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Marvell And Infineon: Two Sides Of A Coin

Posted on Friday, Jun 18th 2010

Apple is selling a million iPads a month, reports Om Malik. The iPad is galvanizing the mobile device market. According to a new forecast from IDC, worldwide media tablet shipments will grow from 7.6 million units in 2010 to more than 46 million units in 2014, representing a CAGR of 57.4%. Chipmakers such as Marvell (NASDAQ:MRVL) are benefiting from this trend. However, Infineon (NYSE:IFX; IFX.DE) is not as lucky: It is looking to sell its wireless arm. Let’s take a closer look.

Tablets have become so popular that they are set to replace laptops in many market segments. In the One Laptop per Child (OLPC) scheme, they already have. Seth Weintraub of CNN Money reports that Marvell won the design for a 9-inch Android-based tablet for OLPC that will cost as little as $75. It is a significant design win for Marvell.

OLPC, a project originating from MIT, aimed to sell laptops to governments in developing countries for $100. According to BBC News, 1.2 million laptops have been deployed under the scheme, but governments are reluctant to commit to bulk orders. The new tablet, which is called XO-3 and could be launched in 2011 at a $75 cost, will feature Wi-Fi, high-quality video and still cameras, 3D graphics, and low power consumption.

Marvell, with fiscal 2010 annual revenue of $2.81 billion, last month reported first quarter revenue of $856 million, up 64% y-o-y and 2% q-o-q. Net income was $206 million, or $0.30 per share versus loss of $111 million, or $0.18 per share last year. The company ended the quarter with a cash balance of $1.35 billion. Gross margin was 59.8% versus 50.6% last year and 59.7% last quarter. Q4 coverage is available here.

Thomas Weisel analyst Kevin Cassidy says that Marvell is benefiting from having its products in China Mobile Ltd’s OPhone, in which it has eight of the nine reference designs.

For the second quarter, Marvell expects revenue of $900 million to $930 million and EPS of $0.38 to $0.43. It expects its mobile and wireless business to grow more than 25% sequentially and its networking revenue to show a mid-single-digit increase. The company expects storage, which accounts for about half of its revenue, to be flat to down a few points due to seasonality.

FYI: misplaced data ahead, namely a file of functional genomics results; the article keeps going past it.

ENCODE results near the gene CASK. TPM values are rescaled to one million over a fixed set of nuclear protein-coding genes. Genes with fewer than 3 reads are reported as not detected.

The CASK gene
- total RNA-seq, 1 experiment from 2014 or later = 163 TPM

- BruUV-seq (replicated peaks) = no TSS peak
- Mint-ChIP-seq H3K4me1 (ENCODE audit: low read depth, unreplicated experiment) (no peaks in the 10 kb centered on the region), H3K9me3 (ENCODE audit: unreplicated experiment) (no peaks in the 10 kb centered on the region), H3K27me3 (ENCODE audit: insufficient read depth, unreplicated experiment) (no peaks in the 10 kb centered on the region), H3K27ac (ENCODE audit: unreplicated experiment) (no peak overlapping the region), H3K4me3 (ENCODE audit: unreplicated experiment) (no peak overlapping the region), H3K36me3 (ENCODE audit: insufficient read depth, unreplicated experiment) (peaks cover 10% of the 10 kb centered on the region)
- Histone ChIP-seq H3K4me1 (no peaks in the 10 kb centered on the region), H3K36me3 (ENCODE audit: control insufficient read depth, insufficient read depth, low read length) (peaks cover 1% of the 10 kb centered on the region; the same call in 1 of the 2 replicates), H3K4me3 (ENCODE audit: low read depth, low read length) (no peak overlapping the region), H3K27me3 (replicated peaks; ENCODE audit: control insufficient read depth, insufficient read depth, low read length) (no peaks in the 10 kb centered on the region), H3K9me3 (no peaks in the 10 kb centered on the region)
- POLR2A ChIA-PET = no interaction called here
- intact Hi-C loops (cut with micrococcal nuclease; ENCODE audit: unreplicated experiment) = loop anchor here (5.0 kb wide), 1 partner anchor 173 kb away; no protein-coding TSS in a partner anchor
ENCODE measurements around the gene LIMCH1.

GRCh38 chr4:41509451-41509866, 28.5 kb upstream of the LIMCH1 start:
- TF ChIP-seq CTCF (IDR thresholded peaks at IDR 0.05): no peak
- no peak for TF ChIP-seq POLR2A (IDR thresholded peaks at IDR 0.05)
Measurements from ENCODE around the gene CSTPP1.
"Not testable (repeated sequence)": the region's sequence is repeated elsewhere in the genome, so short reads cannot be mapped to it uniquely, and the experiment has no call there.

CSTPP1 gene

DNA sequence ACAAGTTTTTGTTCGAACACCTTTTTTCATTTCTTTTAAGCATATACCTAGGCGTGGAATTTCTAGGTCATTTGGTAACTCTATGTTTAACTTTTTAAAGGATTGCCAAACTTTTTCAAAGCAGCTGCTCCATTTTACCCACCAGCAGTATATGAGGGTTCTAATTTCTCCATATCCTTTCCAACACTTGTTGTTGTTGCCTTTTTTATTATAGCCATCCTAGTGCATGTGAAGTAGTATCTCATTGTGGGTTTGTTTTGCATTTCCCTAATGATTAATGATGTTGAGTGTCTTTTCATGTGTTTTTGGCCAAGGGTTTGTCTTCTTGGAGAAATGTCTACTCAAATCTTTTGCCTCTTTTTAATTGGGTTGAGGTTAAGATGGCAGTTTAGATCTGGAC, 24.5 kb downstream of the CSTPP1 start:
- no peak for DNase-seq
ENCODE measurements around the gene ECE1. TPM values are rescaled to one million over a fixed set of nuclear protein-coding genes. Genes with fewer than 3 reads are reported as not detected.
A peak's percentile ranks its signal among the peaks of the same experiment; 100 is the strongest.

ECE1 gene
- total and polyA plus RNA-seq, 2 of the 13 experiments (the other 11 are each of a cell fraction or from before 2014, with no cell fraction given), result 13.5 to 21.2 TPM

The stock is currently trading around $19 with a market cap of about $12 billion; the 52-week range is $11.03–$22.87.

Chart forMarvell Technology Group Ltd. (MRVL)

Despite having Apple and RIM as its customers, Infineon has not been able to recover from the downturn as well as Marvell. Last year, guest author Nalini Kumar Muppala looked at the holes in the company’s wireless portfolioAccording to Financial Times, Infineon, with annual revenue of €3.02 billion ($43.45 billion), is on the lookout for a buyer for its wireless business. James DeTar of Investor’s Business Daily discusses the speculation that Intel is a possible buyer. Both Intel and ARM are encroaching on each other’s territory: Intel is trying to enter the smartphone chip market, where ARM dominates, and ARM is creating waves in the Intel-dominated netbook processor market. Analyst Avi Cohen, principal at Avian Securities, says that Intel is not likely to buy Infineon’s wireless business because its chips are based on ARM. Even I believe this deal is unlikely – Intel will most likely go the organic way.

In April, Infineon reported revenue growth of 55% y-o-y and 10% q-o-q to €1.035 billion ($1.27 billion). Net income improved to €79 million ($97 million) from €66 million ($19.05 million) last quarter. Q1 coverage is available here.

Infineon raised its outlook for fiscal 2010 to more than 30% revenue growth. For the third quarter, Infineon expects revenue to increase sequentially by high single digits. The stock is trading around $5.22 after hitting a 52-week high of $7.34 on April 26.


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Regarding “Intel is not likely to buy Infineon’s wireless business because its chips are based on ARM.”, I would like to mention few points here
1. Intel cannot expect to buy a wireless entity which does not work on ARM but on Atom, as none exists.
2. Intel would not attempt the impossible by trying to replace ARM in “baseband” market. It is the “application processsor” market they are behind.
The target for Intel Atom processor would be to have power consumption inline with the ARM based “Application processor” (like qualcomm’s snapdragon, apple’s A4, TI’s OMAP etc) – which they are trying hard to reach within couple of years (a difficult target!).
3. Infineon suits their requirements to the T because they donot have a application processor but have their baseband platforms among all the important customers like nokia, lg, apple, etc.

My take is Intel would love to grab Infineon’s wireless unit but for the cost price.

Raj Saturday, June 19, 2010 at 9:29 PM PT